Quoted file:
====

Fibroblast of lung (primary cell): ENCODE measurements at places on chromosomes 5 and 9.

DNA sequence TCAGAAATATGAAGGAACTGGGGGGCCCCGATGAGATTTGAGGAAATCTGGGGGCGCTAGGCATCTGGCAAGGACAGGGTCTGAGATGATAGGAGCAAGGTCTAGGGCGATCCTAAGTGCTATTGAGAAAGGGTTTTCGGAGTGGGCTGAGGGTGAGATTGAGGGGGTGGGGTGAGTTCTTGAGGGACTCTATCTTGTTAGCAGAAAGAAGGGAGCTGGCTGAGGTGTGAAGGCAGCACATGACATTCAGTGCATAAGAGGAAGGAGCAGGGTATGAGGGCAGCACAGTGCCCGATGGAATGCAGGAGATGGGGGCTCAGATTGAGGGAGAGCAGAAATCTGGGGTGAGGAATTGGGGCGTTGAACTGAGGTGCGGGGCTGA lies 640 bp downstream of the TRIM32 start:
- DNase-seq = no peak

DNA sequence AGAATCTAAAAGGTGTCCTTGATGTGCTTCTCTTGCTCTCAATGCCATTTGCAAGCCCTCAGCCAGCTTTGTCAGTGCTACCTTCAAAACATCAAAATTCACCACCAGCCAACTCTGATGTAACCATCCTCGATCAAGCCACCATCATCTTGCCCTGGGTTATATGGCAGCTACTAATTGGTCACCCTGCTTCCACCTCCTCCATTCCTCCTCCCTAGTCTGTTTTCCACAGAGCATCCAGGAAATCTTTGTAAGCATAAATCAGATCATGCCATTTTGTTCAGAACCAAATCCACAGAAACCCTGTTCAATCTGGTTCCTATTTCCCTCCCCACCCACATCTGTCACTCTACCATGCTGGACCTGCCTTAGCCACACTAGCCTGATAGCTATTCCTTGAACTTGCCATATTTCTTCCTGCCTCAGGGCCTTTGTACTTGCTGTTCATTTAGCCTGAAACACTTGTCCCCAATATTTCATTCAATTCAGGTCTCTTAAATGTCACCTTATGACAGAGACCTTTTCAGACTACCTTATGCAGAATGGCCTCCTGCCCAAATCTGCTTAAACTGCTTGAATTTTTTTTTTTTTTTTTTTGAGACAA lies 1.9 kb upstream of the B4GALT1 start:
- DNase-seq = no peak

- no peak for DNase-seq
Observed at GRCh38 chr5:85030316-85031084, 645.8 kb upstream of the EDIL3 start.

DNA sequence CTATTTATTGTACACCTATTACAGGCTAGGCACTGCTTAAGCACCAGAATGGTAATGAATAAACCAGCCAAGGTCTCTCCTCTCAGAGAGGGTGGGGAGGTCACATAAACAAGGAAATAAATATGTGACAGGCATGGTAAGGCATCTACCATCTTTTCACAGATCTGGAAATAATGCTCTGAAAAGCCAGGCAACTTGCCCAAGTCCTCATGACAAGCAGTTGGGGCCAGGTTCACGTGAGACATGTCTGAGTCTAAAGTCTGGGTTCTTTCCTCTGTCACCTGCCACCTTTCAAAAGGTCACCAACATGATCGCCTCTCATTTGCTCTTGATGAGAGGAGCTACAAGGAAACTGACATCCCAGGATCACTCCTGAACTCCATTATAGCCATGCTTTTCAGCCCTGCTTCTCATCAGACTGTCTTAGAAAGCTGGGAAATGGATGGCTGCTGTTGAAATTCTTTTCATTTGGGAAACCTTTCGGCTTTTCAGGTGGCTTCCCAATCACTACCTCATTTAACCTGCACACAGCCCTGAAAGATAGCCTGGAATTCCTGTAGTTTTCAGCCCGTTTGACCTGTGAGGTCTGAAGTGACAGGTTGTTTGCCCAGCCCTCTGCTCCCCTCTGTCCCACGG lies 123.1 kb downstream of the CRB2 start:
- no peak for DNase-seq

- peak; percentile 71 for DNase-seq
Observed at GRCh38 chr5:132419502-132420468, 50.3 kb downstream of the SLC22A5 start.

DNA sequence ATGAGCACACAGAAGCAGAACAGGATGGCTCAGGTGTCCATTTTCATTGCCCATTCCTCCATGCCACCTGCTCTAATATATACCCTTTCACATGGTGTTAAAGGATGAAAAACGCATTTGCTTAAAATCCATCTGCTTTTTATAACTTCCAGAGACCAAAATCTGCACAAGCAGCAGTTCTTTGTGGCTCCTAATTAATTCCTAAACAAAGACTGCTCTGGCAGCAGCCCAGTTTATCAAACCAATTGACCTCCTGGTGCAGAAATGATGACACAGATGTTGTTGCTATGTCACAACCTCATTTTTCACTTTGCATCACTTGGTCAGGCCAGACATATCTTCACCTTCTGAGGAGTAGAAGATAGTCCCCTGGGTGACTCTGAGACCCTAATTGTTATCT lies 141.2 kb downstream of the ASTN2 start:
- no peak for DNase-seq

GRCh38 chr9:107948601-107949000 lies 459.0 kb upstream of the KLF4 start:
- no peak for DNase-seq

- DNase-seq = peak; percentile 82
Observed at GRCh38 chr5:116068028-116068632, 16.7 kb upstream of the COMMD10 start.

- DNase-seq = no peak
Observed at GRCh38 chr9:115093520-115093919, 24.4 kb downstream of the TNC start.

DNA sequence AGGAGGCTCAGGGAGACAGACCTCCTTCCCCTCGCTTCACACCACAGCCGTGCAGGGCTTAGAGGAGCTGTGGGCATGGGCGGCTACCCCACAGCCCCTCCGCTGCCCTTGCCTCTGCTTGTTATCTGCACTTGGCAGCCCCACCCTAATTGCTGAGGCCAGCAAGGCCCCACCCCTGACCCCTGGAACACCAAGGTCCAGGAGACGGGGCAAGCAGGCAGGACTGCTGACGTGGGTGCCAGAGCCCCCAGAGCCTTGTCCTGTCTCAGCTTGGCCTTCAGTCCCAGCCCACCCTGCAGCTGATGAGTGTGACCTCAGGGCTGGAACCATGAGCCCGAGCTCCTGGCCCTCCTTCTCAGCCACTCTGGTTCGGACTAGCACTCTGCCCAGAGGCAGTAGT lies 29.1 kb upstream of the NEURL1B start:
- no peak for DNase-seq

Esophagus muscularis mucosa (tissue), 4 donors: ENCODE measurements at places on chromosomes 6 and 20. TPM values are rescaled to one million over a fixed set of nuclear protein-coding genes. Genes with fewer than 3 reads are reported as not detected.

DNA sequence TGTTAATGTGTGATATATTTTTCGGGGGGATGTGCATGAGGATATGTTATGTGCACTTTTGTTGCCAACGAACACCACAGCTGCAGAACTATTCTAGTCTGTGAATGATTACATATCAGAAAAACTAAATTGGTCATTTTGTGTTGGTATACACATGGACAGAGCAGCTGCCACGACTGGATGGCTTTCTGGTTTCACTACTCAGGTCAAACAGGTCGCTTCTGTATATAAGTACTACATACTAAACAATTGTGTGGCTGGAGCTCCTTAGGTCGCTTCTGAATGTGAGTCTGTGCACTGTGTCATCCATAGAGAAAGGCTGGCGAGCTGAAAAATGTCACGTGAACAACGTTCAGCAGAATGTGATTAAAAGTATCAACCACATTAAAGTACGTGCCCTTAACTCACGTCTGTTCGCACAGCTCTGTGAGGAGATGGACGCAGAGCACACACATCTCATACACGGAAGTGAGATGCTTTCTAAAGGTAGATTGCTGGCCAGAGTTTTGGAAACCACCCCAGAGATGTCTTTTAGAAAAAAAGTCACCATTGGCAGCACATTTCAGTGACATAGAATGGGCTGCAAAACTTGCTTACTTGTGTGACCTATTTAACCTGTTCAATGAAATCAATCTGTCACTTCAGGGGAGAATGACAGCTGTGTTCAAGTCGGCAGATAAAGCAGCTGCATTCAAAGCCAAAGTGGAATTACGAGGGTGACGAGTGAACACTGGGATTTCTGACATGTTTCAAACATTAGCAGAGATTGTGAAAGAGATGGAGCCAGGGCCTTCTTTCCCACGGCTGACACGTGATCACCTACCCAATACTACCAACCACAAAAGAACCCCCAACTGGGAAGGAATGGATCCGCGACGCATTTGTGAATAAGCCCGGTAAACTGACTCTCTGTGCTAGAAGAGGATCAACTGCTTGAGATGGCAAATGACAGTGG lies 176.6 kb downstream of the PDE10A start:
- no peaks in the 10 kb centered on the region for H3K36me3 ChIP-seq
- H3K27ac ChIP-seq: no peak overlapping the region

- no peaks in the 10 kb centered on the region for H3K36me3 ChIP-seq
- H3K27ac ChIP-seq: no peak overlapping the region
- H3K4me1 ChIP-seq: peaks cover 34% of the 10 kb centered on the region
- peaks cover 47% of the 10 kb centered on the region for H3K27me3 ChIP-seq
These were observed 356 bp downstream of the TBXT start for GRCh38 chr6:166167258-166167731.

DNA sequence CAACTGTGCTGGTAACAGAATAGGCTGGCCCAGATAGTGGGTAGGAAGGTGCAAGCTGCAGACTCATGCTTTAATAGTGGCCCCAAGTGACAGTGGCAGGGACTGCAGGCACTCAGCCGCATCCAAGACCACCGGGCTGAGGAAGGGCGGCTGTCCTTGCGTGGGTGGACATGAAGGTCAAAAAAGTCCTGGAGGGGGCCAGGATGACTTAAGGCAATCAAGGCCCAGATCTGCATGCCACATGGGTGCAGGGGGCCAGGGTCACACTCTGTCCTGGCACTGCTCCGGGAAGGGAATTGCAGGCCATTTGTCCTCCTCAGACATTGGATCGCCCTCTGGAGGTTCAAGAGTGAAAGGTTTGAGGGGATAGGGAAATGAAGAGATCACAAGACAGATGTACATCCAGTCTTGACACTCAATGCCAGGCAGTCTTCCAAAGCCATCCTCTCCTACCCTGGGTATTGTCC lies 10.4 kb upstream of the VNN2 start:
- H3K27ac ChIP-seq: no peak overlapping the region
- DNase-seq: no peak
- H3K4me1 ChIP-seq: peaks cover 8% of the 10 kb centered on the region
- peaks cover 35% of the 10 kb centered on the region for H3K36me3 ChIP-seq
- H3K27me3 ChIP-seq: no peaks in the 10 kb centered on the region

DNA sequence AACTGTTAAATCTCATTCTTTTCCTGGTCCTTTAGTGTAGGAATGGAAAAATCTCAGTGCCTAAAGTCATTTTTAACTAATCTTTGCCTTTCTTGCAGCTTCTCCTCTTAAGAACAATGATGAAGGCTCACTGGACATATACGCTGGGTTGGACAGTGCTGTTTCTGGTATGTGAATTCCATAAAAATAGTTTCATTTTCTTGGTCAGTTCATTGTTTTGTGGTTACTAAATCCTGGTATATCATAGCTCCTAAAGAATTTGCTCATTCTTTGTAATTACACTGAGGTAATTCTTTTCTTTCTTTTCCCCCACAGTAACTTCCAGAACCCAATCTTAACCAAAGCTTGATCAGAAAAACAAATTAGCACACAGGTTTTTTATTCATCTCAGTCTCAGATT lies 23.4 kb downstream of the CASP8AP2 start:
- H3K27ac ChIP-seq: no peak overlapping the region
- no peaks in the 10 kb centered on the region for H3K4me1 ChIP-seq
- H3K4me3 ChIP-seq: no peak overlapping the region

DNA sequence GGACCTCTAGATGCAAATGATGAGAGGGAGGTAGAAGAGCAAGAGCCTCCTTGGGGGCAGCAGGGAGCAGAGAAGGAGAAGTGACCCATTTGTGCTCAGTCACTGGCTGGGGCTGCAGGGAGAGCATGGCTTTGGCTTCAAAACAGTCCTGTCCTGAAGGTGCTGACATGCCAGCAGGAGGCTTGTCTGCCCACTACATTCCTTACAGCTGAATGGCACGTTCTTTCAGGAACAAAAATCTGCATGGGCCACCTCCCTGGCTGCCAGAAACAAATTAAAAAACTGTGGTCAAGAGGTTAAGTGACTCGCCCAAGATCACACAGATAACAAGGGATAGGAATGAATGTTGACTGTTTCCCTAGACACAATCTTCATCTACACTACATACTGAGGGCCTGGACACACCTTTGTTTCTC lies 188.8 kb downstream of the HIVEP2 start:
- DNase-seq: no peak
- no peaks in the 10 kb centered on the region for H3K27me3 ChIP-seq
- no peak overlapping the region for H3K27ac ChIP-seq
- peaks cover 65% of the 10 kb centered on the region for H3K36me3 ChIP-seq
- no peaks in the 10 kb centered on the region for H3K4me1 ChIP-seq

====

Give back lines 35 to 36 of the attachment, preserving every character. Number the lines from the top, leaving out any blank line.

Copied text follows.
- peaks cover 35% of the 10 kb centered on the region for H3K36me3 ChIP-seq
- H3K27me3 ChIP-seq: no peaks in the 10 kb centered on the region